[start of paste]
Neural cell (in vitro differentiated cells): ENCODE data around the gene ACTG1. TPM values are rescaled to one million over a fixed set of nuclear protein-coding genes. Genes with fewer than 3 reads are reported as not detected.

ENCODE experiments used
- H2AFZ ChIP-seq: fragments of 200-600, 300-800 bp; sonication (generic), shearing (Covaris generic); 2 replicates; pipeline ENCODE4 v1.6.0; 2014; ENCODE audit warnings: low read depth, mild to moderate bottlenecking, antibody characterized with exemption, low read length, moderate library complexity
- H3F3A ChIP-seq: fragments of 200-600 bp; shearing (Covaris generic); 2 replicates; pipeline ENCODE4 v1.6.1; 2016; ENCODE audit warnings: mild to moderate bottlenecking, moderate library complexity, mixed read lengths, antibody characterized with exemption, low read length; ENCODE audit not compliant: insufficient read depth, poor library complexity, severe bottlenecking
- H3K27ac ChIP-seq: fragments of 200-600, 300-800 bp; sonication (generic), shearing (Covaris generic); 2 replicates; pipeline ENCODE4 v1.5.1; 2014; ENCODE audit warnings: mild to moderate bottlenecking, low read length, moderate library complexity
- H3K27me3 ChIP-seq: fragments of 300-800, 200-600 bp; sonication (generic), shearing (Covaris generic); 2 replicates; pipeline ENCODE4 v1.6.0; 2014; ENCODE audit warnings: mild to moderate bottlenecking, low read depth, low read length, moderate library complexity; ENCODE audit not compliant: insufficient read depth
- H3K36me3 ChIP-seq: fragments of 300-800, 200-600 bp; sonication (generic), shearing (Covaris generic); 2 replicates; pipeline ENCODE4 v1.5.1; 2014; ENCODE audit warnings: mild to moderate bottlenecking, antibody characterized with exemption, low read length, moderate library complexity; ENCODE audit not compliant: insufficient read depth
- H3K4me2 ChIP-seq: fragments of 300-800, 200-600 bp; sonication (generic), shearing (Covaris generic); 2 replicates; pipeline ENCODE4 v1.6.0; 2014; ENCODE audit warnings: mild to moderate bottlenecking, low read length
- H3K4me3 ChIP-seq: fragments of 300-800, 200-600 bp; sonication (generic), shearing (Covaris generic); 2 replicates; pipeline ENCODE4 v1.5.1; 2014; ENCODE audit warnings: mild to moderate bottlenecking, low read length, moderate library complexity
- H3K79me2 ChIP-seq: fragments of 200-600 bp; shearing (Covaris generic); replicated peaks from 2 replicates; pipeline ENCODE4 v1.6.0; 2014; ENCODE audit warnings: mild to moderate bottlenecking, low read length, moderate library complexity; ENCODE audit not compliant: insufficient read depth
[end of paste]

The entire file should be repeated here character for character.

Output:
Neural cell (in vitro differentiated cells): ENCODE data around the gene ACTG1. TPM values are rescaled to one million over a fixed set of nuclear protein-coding genes. Genes with fewer than 3 reads are reported as not detected.

ENCODE experiments used
- H2AFZ ChIP-seq: fragments of 200-600, 300-800 bp; sonication (generic), shearing (Covaris generic); 2 replicates; pipeline ENCODE4 v1.6.0; 2014; ENCODE audit warnings: low read depth, mild to moderate bottlenecking, antibody characterized with exemption, low read length, moderate library complexity
- H3F3A ChIP-seq: fragments of 200-600 bp; shearing (Covaris generic); 2 replicates; pipeline ENCODE4 v1.6.1; 2016; ENCODE audit warnings: mild to moderate bottlenecking, moderate library complexity, mixed read lengths, antibody characterized with exemption, low read length; ENCODE audit not compliant: insufficient read depth, poor library complexity, severe bottlenecking
- H3K27ac ChIP-seq: fragments of 200-600, 300-800 bp; sonication (generic), shearing (Covaris generic); 2 replicates; pipeline ENCODE4 v1.5.1; 2014; ENCODE audit warnings: mild to moderate bottlenecking, low read length, moderate library complexity
- H3K27me3 ChIP-seq: fragments of 300-800, 200-600 bp; sonication (generic), shearing (Covaris generic); 2 replicates; pipeline ENCODE4 v1.6.0; 2014; ENCODE audit warnings: mild to moderate bottlenecking, low read depth, low read length, moderate library complexity; ENCODE audit not compliant: insufficient read depth
- H3K36me3 ChIP-seq: fragments of 300-800, 200-600 bp; sonication (generic), shearing (Covaris generic); 2 replicates; pipeline ENCODE4 v1.5.1; 2014; ENCODE audit warnings: mild to moderate bottlenecking, antibody characterized with exemption, low read length, moderate library complexity; ENCODE audit not compliant: insufficient read depth
- H3K4me2 ChIP-seq: fragments of 300-800, 200-600 bp; sonication (generic), shearing (Covaris generic); 2 replicates; pipeline ENCODE4 v1.6.0; 2014; ENCODE audit warnings: mild to moderate bottlenecking, low read length
- H3K4me3 ChIP-seq: fragments of 300-800, 200-600 bp; sonication (generic), shearing (Covaris generic); 2 replicates; pipeline ENCODE4 v1.5.1; 2014; ENCODE audit warnings: mild to moderate bottlenecking, low read length, moderate library complexity
- H3K79me2 ChIP-seq: fragments of 200-600 bp; shearing (Covaris generic); replicated peaks from 2 replicates; pipeline ENCODE4 v1.6.0; 2014; ENCODE audit warnings: mild to moderate bottlenecking, low read length, moderate library complexity; ENCODE audit not compliant: insufficient read depth